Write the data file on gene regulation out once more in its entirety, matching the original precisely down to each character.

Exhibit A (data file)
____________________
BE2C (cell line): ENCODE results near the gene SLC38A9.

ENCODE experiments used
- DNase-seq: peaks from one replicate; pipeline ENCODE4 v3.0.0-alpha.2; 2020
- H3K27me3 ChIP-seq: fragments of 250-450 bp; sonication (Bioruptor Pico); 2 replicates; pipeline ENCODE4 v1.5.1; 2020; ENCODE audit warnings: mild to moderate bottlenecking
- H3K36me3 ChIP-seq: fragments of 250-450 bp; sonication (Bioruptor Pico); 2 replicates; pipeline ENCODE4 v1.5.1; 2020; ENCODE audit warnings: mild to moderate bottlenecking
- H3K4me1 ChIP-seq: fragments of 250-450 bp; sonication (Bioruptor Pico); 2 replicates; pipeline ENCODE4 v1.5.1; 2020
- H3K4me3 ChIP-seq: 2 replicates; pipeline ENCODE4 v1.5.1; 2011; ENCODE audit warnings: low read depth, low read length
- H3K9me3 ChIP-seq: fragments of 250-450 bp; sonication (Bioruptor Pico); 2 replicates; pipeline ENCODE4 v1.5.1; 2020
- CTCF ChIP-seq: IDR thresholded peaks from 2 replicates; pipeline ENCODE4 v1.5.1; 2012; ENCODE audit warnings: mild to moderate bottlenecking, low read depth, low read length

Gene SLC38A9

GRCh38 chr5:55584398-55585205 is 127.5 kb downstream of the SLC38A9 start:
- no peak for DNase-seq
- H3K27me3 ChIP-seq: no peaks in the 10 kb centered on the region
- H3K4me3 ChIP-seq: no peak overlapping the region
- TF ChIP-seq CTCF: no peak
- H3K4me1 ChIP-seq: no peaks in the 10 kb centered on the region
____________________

BE2C (cell line): ENCODE results near the gene SLC38A9.

ENCODE experiments used
- DNase-seq: peaks from one replicate; pipeline ENCODE4 v3.0.0-alpha.2; 2020
- H3K27me3 ChIP-seq: fragments of 250-450 bp; sonication (Bioruptor Pico); 2 replicates; pipeline ENCODE4 v1.5.1; 2020; ENCODE audit warnings: mild to moderate bottlenecking
- H3K36me3 ChIP-seq: fragments of 250-450 bp; sonication (Bioruptor Pico); 2 replicates; pipeline ENCODE4 v1.5.1; 2020; ENCODE audit warnings: mild to moderate bottlenecking
- H3K4me1 ChIP-seq: fragments of 250-450 bp; sonication (Bioruptor Pico); 2 replicates; pipeline ENCODE4 v1.5.1; 2020
- H3K4me3 ChIP-seq: 2 replicates; pipeline ENCODE4 v1.5.1; 2011; ENCODE audit warnings: low read depth, low read length
- H3K9me3 ChIP-seq: fragments of 250-450 bp; sonication (Bioruptor Pico); 2 replicates; pipeline ENCODE4 v1.5.1; 2020
- CTCF ChIP-seq: IDR thresholded peaks from 2 replicates; pipeline ENCODE4 v1.5.1; 2012; ENCODE audit warnings: mild to moderate bottlenecking, low read depth, low read length

Gene SLC38A9

GRCh38 chr5:55584398-55585205 is 127.5 kb downstream of the SLC38A9 start:
- no peak for DNase-seq
- H3K27me3 ChIP-seq: no peaks in the 10 kb centered on the region
- H3K4me3 ChIP-seq: no peak overlapping the region
- TF ChIP-seq CTCF: no peak
- H3K4me1 ChIP-seq: no peaks in the 10 kb centered on the region